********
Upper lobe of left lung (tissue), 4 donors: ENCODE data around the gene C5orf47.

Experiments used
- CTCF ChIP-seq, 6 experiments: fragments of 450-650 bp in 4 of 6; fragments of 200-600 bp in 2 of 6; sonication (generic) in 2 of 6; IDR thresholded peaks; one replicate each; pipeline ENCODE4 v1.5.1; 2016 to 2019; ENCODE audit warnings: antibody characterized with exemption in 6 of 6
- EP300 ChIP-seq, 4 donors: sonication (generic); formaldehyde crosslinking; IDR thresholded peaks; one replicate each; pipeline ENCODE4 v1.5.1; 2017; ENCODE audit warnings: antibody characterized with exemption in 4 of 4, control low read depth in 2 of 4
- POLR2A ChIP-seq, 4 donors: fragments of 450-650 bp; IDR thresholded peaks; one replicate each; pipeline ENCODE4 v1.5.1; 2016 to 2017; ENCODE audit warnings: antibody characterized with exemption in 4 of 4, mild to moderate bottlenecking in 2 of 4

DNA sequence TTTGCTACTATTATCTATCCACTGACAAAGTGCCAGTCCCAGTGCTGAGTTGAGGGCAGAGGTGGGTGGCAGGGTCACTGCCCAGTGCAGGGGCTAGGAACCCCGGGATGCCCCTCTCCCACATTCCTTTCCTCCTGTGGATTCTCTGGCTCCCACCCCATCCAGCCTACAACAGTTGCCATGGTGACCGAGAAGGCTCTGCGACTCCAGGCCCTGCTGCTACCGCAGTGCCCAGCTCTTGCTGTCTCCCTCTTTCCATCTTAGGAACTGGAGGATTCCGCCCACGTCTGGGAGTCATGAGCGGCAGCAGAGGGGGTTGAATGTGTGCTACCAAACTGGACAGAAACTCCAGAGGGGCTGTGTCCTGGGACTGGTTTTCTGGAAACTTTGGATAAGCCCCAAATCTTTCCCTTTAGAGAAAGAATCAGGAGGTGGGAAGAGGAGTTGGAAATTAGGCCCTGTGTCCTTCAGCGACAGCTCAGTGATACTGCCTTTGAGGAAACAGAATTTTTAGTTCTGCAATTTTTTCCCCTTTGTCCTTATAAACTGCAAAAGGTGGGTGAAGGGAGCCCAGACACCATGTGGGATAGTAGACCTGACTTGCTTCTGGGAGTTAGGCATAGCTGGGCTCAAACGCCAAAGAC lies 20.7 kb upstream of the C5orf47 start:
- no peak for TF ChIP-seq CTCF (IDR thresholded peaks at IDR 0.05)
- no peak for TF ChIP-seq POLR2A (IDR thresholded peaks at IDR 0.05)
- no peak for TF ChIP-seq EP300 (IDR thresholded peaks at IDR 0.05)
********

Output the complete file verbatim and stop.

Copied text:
Upper lobe of left lung (tissue), 4 donors: ENCODE data around the gene C5orf47.

Experiments used
- CTCF ChIP-seq, 6 experiments: fragments of 450-650 bp in 4 of 6; fragments of 200-600 bp in 2 of 6; sonication (generic) in 2 of 6; IDR thresholded peaks; one replicate each; pipeline ENCODE4 v1.5.1; 2016 to 2019; ENCODE audit warnings: antibody characterized with exemption in 6 of 6
- EP300 ChIP-seq, 4 donors: sonication (generic); formaldehyde crosslinking; IDR thresholded peaks; one replicate each; pipeline ENCODE4 v1.5.1; 2017; ENCODE audit warnings: antibody characterized with exemption in 4 of 4, control low read depth in 2 of 4
- POLR2A ChIP-seq, 4 donors: fragments of 450-650 bp; IDR thresholded peaks; one replicate each; pipeline ENCODE4 v1.5.1; 2016 to 2017; ENCODE audit warnings: antibody characterized with exemption in 4 of 4, mild to moderate bottlenecking in 2 of 4

DNA sequence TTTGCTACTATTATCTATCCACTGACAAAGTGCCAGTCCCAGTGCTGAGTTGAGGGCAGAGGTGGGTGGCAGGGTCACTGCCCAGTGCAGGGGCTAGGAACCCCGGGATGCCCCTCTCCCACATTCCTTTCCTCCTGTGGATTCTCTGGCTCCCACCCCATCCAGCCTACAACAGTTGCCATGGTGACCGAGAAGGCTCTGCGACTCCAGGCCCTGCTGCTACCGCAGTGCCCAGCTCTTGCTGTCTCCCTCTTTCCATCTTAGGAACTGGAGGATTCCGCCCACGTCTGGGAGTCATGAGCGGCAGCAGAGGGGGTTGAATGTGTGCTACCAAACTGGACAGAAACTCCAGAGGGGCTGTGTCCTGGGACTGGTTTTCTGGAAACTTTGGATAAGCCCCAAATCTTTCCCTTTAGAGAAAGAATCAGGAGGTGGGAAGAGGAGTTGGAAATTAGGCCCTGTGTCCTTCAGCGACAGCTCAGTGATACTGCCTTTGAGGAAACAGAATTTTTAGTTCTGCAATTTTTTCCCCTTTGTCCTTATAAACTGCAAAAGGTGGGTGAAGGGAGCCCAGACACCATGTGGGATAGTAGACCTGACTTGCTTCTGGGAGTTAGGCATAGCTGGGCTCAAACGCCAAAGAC lies 20.7 kb upstream of the C5orf47 start:
- no peak for TF ChIP-seq CTCF (IDR thresholded peaks at IDR 0.05)
- no peak for TF ChIP-seq POLR2A (IDR thresholded peaks at IDR 0.05)
- no peak for TF ChIP-seq EP300 (IDR thresholded peaks at IDR 0.05)